Distributed Acoustic Sensing (DAS) can transform the already existing underground network of fiber-optic cables essential to modern life as arrays of thousands of seismometers with a measurement density on the order of meters and so, in a cost-effective way. DAS relies on coherent optical time-domain reflectometry to precisely measure the amplitude and phase of vibrations along a fiber. This new type of data for seismologists is offering many new opportunities for research. We want to explore its potential for ultra-high resolution imaging, microzonation in urban areas, and possibly for landslide and volcano monitoring. For more information about this technique, check out the video at the bottom of this page.
- Spica Z., Nishida K., Akuhara T., Pétrélis F., Shinohara M., Yamada Y., Marine Sediment Characterized by Ocean-Bottom Fiber-Optic Seismology, Geophysical Research Letters, 2020, doi: 10.1029/2020GL088360. Paper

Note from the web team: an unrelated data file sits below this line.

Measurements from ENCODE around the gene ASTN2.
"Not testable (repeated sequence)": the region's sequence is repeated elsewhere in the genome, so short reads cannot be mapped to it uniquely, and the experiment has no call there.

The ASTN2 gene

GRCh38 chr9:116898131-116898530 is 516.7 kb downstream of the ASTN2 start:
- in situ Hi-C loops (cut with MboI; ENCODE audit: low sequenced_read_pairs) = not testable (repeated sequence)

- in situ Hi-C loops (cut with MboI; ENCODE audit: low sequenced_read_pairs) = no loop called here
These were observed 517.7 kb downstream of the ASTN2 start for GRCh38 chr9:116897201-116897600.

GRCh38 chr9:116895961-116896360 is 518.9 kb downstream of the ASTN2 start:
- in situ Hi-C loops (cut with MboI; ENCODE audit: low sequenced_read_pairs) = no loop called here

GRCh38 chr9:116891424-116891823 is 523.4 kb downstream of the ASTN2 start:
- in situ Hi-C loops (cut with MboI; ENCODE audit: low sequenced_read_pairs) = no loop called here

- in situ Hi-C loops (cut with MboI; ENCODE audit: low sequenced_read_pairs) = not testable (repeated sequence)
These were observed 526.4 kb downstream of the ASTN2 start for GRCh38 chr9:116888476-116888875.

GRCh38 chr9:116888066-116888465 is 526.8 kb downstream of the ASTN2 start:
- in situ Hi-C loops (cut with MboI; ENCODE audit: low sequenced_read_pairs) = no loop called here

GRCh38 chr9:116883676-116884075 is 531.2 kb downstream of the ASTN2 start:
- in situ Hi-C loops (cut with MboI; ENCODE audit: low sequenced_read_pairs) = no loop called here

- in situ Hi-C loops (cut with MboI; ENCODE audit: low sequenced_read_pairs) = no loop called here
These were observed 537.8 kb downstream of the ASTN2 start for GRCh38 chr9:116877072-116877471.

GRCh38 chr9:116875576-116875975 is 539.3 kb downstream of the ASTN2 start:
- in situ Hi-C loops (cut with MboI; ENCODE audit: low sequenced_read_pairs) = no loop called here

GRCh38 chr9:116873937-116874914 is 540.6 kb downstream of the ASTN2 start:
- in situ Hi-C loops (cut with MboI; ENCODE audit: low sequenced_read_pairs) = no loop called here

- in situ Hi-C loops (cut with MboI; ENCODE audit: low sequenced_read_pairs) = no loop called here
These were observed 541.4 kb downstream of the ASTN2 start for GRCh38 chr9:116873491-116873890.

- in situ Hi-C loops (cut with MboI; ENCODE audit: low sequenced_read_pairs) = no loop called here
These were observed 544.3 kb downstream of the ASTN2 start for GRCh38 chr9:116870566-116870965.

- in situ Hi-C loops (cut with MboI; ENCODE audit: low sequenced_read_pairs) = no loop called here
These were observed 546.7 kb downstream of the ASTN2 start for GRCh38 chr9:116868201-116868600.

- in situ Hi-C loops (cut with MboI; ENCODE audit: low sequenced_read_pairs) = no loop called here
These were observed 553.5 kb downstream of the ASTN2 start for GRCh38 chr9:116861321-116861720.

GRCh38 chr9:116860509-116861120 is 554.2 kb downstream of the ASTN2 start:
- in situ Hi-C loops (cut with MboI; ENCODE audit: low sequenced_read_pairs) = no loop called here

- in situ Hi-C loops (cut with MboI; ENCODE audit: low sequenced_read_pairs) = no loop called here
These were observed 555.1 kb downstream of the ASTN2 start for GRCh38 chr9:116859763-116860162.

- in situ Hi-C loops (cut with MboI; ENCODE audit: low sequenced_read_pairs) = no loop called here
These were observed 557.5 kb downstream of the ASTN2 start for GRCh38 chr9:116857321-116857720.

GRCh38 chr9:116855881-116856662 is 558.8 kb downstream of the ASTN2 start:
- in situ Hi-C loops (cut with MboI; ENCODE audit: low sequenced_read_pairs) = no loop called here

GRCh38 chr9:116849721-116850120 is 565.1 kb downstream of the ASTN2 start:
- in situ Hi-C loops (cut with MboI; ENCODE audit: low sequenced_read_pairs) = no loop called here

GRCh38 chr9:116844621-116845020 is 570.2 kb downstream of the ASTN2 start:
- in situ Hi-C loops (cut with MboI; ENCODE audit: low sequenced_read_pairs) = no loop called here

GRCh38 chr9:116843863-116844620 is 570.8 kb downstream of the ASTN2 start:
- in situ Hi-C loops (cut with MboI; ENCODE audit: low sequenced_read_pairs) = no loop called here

- Spica Z., Perton M., Martin E., Beroza G., Biondi B., Urban Seismic Site Characterization by Fiber-Optic Seismology, 2020, Journal of Geophysical Research (Solid Earth), doi:10.1029/2019JB018656. Paper
- Lellouch A., Yuan S., Spica Z., Biondi B., and Ellsworth W. L., Seismic velocity estimation using passive downhole distributed acoustic sensing records – examples from the San Andreas Fault Observatory at Depth, 2019, Journal of Geophysical Research (Solid Earth), doi:10.1029/2019JB017533. Paper